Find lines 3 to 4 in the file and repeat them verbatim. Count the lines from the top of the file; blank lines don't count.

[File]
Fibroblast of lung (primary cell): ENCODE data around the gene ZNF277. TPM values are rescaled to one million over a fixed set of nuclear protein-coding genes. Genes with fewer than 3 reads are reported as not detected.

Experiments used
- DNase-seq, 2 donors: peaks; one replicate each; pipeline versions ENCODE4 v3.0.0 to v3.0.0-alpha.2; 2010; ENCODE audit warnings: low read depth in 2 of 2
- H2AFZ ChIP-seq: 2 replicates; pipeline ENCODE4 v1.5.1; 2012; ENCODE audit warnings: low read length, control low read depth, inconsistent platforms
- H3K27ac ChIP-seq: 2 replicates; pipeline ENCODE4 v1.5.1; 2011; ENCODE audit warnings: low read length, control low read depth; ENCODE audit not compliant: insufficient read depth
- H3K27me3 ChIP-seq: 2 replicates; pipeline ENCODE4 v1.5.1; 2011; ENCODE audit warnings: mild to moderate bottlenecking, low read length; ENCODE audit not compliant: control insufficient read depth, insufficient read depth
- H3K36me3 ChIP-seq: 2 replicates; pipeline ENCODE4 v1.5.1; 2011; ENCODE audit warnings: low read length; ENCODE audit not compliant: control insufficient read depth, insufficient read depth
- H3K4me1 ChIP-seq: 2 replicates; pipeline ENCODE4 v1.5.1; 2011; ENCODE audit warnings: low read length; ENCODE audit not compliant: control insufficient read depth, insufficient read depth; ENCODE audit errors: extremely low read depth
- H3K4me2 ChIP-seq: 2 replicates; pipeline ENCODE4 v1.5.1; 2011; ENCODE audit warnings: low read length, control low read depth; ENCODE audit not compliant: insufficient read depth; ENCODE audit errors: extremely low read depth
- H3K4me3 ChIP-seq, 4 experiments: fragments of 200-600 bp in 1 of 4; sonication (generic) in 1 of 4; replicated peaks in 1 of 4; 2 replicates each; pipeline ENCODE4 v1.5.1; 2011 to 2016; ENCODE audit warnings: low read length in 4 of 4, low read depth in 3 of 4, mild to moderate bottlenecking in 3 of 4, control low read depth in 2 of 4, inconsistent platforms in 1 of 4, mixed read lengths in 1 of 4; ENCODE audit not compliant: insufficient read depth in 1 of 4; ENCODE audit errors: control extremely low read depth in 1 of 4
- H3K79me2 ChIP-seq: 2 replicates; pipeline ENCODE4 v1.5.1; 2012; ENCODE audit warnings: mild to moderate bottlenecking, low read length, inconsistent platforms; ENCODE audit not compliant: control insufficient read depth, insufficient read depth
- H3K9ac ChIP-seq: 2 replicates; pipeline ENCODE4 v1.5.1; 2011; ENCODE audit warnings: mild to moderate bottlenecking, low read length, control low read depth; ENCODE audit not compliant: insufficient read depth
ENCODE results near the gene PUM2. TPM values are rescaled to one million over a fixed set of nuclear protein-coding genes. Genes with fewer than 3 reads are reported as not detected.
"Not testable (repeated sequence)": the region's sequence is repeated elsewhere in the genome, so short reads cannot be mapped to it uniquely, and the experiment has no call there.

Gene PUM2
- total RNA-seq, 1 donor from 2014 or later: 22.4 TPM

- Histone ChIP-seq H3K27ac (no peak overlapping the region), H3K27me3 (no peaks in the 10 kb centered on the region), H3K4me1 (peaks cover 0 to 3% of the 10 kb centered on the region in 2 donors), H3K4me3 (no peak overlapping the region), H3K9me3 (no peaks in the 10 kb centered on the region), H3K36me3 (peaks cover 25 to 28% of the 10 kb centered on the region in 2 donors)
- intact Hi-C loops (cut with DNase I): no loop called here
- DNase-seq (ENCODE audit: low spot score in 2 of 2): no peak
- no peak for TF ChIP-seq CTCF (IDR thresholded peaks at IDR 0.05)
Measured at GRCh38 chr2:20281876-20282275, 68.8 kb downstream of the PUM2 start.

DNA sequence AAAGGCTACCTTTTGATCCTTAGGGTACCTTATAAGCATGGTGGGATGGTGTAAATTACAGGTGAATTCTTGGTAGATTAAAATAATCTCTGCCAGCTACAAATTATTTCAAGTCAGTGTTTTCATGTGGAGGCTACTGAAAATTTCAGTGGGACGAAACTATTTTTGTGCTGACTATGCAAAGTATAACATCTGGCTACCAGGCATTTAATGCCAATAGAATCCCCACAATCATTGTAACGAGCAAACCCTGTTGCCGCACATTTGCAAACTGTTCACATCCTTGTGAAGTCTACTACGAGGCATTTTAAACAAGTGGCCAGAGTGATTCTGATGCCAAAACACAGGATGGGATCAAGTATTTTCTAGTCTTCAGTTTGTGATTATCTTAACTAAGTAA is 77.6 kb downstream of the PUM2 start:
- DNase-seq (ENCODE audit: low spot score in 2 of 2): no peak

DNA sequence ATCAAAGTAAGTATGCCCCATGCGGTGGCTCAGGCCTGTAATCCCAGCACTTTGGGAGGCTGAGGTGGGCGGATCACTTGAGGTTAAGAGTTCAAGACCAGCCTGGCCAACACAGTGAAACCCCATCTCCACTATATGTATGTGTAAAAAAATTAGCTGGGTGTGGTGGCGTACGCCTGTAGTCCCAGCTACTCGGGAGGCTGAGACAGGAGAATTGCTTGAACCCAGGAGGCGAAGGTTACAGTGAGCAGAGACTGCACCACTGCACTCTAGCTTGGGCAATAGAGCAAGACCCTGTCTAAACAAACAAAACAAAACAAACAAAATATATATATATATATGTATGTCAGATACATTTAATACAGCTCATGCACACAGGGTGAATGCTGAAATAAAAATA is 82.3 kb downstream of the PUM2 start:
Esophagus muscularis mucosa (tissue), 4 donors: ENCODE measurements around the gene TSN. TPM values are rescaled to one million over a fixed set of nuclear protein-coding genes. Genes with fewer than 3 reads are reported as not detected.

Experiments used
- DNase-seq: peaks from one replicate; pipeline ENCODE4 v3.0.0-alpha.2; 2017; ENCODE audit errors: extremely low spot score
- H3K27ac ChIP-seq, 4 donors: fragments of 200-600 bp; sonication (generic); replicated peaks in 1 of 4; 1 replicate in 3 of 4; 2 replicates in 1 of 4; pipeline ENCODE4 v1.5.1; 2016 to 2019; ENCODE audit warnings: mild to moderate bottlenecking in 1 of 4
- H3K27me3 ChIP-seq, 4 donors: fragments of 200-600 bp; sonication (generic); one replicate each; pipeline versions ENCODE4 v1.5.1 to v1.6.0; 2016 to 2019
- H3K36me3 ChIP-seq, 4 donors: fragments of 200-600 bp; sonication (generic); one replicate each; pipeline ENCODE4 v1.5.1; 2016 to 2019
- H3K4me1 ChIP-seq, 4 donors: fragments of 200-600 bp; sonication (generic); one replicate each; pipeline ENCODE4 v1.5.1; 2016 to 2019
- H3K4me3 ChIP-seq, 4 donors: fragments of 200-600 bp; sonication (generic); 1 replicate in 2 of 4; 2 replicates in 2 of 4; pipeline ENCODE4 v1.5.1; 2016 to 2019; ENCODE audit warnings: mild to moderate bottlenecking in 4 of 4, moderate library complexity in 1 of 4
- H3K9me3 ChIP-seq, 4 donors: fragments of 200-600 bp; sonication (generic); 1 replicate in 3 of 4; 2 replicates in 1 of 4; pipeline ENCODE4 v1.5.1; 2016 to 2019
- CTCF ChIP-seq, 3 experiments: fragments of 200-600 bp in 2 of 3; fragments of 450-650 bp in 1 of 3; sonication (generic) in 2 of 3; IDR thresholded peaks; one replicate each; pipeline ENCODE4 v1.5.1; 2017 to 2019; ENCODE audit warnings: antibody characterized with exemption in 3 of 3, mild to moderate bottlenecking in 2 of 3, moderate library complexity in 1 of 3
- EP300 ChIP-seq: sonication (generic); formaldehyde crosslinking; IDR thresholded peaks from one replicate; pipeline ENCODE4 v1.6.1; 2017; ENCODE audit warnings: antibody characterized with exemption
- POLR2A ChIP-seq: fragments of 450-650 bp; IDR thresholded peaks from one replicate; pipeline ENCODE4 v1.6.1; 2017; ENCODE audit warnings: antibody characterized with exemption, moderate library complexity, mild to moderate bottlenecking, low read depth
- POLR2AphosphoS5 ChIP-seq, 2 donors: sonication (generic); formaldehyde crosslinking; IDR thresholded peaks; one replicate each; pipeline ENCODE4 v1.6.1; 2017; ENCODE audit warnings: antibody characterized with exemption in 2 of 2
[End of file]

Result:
- DNase-seq, 2 donors: peaks; one replicate each; pipeline versions ENCODE4 v3.0.0 to v3.0.0-alpha.2; 2010; ENCODE audit warnings: low read depth in 2 of 2
- H2AFZ ChIP-seq: 2 replicates; pipeline ENCODE4 v1.5.1; 2012; ENCODE audit warnings: low read length, control low read depth, inconsistent platforms